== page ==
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Civil War monument serves as reminder of history, Lafayette residents say

LAFAYETTE, Ind. (WLFI) – The remains of dozens of Union and Confederate soldiers are buried in Greenbush Cemetery in Lafayette.

It’s also home to a monument that honors their lives.

With the recent protests of similar historical markers, News 18 in Lafayette decided to see what the public thinks about having the monument in their community following racial tension in Charlottesville, Virginia.

“Soldiers from both sides died, and they died here in Indiana, and they’re there,” Lafayette resident Jim Schenke said. “It’s proper that they have headstones.”

Among the hundreds of headstones in Greenbush Cemetery sits a reminder of Tippecanoe County history that honors the lives of both sides involved in the Civil War.

“It’s both sides of that war, and we have to learn from our mistakes,” Lafayette resident Patricia Patterson said. “So, I think it’s a good point in history to learn from that.”

In front of the headstones sits a monument honoring the lives of Confederate soldiers who died in a Lafayette Prisoner of War Camp in 1862. The monument also honors Union lives lost in a train crash near Stockwell in 1864.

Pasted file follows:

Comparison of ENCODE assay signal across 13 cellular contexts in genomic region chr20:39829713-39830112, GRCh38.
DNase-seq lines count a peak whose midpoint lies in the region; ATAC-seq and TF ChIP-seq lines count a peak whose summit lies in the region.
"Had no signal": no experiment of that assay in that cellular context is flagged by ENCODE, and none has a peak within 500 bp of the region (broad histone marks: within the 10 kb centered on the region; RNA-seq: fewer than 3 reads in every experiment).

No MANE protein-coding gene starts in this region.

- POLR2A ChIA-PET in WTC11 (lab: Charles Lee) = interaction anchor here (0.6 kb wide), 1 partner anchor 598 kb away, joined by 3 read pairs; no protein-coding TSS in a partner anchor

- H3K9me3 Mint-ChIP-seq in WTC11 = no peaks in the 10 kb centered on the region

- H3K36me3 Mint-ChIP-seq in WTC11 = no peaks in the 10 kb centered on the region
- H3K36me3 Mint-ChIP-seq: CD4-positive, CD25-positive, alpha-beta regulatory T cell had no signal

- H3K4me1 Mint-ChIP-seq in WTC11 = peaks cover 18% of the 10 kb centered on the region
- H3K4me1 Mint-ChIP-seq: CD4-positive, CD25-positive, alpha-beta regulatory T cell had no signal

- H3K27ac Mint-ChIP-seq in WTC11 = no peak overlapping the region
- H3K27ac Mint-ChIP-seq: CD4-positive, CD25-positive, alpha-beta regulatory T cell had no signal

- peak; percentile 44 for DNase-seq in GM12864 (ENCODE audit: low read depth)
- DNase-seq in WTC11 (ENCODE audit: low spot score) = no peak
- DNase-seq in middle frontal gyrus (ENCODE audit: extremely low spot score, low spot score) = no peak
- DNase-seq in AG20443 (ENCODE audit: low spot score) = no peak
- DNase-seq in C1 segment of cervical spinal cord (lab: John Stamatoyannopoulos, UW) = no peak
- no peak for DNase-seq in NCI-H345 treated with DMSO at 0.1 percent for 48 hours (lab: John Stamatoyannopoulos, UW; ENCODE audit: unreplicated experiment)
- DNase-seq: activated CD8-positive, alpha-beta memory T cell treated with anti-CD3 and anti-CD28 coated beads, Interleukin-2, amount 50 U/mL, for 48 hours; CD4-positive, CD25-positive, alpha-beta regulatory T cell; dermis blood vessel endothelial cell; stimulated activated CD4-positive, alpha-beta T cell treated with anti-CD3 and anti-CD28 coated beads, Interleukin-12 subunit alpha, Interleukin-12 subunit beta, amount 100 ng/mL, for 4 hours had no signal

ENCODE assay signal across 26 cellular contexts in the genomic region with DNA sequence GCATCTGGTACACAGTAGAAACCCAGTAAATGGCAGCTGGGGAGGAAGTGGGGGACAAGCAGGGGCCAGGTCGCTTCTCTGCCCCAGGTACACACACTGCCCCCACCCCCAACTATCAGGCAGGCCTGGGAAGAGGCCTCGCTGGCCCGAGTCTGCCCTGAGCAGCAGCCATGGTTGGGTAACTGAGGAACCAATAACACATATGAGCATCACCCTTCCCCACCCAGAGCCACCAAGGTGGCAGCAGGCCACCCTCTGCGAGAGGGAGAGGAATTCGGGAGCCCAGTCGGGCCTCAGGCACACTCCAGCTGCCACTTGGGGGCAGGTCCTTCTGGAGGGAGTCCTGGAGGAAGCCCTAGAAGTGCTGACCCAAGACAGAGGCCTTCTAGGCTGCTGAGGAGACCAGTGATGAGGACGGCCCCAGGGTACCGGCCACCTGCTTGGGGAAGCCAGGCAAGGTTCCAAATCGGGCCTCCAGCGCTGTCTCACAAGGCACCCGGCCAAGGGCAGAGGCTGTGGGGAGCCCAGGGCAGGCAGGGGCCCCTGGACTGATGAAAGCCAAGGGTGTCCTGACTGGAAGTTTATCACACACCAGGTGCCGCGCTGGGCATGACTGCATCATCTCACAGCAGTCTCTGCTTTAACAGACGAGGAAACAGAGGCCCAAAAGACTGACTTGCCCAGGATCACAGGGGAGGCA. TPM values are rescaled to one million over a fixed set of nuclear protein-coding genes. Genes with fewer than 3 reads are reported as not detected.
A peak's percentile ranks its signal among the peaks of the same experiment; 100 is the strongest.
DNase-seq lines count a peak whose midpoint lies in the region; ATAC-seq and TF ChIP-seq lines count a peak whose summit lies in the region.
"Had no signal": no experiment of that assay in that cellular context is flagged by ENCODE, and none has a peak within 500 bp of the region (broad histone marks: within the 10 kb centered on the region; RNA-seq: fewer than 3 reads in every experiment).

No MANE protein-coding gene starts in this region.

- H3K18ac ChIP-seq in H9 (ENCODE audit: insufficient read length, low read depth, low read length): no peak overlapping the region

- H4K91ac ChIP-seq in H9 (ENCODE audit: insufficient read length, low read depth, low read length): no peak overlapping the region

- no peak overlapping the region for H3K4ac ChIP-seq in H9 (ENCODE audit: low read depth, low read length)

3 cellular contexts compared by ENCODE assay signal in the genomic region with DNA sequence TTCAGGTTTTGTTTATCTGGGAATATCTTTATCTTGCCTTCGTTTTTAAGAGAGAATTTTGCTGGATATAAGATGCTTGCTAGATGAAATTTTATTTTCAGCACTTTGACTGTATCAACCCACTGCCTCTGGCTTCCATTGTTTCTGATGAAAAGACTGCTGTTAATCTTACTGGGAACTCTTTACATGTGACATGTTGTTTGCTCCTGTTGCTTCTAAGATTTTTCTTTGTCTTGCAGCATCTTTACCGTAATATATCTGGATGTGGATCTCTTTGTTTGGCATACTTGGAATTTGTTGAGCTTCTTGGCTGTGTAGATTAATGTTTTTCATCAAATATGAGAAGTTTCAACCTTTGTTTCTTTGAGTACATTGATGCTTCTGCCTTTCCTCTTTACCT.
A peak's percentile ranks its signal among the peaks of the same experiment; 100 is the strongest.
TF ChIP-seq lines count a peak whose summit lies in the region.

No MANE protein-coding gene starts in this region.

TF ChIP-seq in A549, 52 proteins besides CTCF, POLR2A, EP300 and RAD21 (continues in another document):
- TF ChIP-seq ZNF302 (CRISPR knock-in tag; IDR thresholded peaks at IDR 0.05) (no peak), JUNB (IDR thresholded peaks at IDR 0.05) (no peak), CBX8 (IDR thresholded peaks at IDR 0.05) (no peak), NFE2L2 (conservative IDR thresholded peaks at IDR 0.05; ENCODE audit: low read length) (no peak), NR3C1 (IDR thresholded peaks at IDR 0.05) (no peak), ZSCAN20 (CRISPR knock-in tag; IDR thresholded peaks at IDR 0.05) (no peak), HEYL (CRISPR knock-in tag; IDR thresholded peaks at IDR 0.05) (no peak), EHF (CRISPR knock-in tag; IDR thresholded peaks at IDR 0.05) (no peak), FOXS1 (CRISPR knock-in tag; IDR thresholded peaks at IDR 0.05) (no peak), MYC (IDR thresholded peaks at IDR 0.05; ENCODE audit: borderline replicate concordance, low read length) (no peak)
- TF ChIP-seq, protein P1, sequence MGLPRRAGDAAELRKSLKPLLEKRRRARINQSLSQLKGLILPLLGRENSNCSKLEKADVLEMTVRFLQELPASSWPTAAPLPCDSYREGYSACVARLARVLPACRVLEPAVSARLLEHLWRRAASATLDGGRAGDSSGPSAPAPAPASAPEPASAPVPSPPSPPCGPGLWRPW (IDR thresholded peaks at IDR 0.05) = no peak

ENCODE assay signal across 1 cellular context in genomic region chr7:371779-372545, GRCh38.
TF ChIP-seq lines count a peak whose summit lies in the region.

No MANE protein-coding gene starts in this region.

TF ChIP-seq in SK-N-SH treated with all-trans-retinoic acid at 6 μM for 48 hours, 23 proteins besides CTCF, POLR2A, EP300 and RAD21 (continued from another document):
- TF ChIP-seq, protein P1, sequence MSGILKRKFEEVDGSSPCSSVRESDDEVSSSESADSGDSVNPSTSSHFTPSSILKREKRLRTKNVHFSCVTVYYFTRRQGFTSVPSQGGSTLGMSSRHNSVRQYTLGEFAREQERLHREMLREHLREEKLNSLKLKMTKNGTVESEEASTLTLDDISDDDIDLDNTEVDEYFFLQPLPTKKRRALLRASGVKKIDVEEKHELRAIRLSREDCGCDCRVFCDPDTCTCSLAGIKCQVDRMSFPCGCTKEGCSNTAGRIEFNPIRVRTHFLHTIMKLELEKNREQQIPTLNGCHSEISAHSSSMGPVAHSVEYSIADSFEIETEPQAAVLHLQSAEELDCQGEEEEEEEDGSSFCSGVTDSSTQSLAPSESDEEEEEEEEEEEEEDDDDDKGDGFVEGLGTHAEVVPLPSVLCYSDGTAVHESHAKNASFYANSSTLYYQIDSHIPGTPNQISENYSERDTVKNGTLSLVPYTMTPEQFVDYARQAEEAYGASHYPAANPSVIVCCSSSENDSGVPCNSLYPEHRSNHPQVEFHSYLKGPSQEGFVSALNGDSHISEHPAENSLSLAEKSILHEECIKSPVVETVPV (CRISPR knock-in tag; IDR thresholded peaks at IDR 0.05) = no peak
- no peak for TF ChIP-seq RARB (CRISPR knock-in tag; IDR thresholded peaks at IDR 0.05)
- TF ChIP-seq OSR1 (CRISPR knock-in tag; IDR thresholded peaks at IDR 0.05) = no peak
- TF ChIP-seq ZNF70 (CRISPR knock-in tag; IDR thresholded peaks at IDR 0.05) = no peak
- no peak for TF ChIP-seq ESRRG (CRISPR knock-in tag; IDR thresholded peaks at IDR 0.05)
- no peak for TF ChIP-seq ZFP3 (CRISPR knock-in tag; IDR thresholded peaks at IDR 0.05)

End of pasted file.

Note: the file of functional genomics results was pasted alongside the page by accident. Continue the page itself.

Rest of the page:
With controversies over Confederate monuments causing a stir across the nation, some people News 18 talked to don’t seem to mind the historical marker.

“It’s good to learn from history and not repeat those mistakes,” Patterson said.

“I think it’s more than just what people are being offended about slave-wise,” Purdue junior Kasey Hilton said. “The Civil War was so much more than that.”

News 18 posted the question on social media, and those who responded seemed to be in agreement about the monument’s historical significance and what can be learned.

“It’s like a real life, right here, a very physical, tangible thing,” added Hilton. “Not just words in a textbook — you can see history, you can remember what happened, you can remember those people. Maybe not for what you agree or disagree with, but just because of who they are, and the history and the pride of our nation.”

For now, the monument will remain a reminder of Tippecanoe County history.

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